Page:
Clutch and Gearbox
Clutch Master Cylinder
I will replace the master and reservoir seen here with a new unit.
Since the clutch master and the brake master share the same housing and pedal box, information about those components is addressed under the brake servo and hydraulics post at this link: https://valvechatter.com/?cat=615
Bracket for Flexible Clutch Hose at Rear of Cylinder Head
This little bracket is in a conspicuous location and called for re-chroming.
Slave Cylinder Hydraulic Pipe
A hard line attaches to the flexible stainless steel hose at the cylinder head bracket (shown above) and connects to the slave cylinder. It is held securely by one clip attached to the bell housing. The new line was sourced from Classic Tube along with the pre-bent brake lines.
The 1964 MK2 used a spring-loaded, hydraulically-operated, driven plate assembly with cover and a graphite release bearing. Later models switched to a diaphragm clutch. While the diaphragm cultch is probably easier to operate, I decided to stick with the original type in my restoration. The entire clutch assembly was purchased from SNG Barratt and installed by my engine builder, Mike Gassman, from Gassman Automotive. The unit was balanced with the engine for smoother running.
Clutch Slave Cylinder
Fortunately, the replacement slave cylinder sourced from SNG Barratt is exactly the same as the original. the rubber boot is somewhat different, but otherwise identical. The new return spring is; however, shorter than the spring currently on the car. Not sure if it is a different spring or if the original is stretched. In any case, I shall try the new one (which did have the proper Jaguar part number) and see how everything functions.
The Jaguar Service Manual states that “there should be 3/4″ free travel or unloaded movement at the pedal pad before feeling the resistance of the clutch thrust springs. The free travel is most easily felt by depressing the pedal pad by hand until a marked resistance is felt. Adjustment is effected by slackening the lock nut and turning the operating rod between the slave cylinder and the clutch withdrawal lever. Screwing the rod into the knuckle joint will increase the pedal travel; screwing the rod out will decrease the free travel.”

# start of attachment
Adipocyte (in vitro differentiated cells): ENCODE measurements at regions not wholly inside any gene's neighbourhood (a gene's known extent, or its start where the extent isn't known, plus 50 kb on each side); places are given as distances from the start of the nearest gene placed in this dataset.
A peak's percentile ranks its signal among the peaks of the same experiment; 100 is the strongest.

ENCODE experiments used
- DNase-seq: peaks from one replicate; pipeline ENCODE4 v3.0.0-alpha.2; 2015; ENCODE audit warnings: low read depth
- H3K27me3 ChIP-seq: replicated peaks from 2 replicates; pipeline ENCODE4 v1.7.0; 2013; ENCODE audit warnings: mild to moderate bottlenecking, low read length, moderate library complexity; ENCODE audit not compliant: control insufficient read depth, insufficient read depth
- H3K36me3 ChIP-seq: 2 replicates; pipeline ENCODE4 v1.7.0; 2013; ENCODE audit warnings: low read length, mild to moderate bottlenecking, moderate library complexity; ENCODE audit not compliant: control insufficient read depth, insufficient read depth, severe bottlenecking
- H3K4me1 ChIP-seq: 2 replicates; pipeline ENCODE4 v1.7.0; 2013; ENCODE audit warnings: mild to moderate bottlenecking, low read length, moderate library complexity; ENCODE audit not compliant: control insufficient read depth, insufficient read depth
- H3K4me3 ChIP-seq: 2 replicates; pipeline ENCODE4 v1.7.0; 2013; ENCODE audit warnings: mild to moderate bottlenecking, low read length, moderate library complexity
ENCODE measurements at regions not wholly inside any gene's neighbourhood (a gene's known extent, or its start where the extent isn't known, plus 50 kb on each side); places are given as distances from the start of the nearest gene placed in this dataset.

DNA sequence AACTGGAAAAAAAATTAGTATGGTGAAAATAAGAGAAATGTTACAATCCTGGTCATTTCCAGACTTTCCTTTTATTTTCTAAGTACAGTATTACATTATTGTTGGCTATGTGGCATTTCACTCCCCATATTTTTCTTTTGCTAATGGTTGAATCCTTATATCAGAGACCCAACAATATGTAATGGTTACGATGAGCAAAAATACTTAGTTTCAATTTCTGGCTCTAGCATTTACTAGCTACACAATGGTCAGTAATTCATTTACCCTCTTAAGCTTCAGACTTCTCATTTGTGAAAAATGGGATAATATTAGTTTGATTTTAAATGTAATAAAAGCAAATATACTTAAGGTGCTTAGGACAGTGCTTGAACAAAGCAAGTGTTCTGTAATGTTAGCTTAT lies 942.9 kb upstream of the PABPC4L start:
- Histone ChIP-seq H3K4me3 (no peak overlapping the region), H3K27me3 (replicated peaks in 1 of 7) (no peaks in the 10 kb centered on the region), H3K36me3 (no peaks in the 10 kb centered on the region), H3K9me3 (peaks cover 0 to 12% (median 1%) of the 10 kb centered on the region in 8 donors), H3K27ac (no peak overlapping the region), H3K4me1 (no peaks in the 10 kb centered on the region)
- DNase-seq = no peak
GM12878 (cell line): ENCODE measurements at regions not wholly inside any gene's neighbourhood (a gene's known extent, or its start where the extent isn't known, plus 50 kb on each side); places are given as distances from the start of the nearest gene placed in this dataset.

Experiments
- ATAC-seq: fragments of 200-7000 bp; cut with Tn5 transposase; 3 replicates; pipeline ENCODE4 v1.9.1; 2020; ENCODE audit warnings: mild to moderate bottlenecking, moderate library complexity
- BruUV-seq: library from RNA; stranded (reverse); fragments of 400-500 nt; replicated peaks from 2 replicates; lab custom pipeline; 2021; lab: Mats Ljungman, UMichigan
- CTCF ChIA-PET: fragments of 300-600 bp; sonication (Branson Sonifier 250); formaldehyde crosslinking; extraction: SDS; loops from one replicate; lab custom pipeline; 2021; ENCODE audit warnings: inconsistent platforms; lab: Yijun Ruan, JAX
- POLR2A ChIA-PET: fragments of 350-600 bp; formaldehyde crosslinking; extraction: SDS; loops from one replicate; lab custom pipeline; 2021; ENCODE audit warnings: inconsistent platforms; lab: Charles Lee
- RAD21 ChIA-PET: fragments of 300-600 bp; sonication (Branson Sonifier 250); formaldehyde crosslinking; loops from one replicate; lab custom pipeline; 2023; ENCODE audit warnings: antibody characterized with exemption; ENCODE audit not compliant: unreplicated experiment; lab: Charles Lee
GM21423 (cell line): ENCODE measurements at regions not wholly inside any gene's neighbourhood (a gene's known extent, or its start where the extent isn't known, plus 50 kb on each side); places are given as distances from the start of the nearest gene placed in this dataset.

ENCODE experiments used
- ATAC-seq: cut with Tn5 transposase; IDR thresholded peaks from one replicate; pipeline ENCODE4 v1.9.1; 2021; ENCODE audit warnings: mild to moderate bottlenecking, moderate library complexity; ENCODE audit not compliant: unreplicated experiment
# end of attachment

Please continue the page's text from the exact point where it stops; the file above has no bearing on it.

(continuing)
Gearbox and Overdrive The gearbox is a four-speed type with synchromesh on the second, third, and top gears. The overdrive is a Laycock de Normanville. First and reverse gears are 12.731:1, Second is 7.012:1, Third is 4.836:1, and fourth is 3.77:1; with the overdrive engaged the top gear ratio is 2.933:1. A synchronized fiord gear was added later in production.
According to Nigel Thorleys excellent book – Original MK1/MK 2 the all synchro box was fitted in Sept 1965 from chassis no 119200 – 2.4 RHD 127822 – 2.4 LHD 169341 – 3.4 RHD 180188 – 3.8 LHD
Mike Gassman, http://www.gassmanautomotive.com refreshed the overdrive and the gearbox was sent to Quantum Mechanics in Connecticut. Both units were in good repair with the exception that the 3rd to fourth shift fork was bent and was replaced. The gearbox also had all bearings, synchronizers, seals and gaskets replaced. The gears were in good shape. The overdrive was cleaned, an overdrive rebuild kit installed and reassembled in good working order. A new solenoid was affixed and the system was tested.
Change-Speed Lever Assembly (Gear Shift) The change-speed lever has single flat washer above the selector lever.
There is a two part rubber bush inside the selector lever through which the selector shaft passes. There is a flat washer at each end of the bush. The washers have different diameter holes appropriate to the shaft size at each end of the lever. I cleaned the selector lever and painted it with POR-15. New rubber bushes were also installed.
There is a bronze bushing in the selector lever through which the pivot pin passes. This bush was also replaced with a new component. A new fiber washer is located on each end of the pivot pin. A double spring washer is located on the pivot pin and the assembly is held together with a slotted nut and a split (cotter) pin.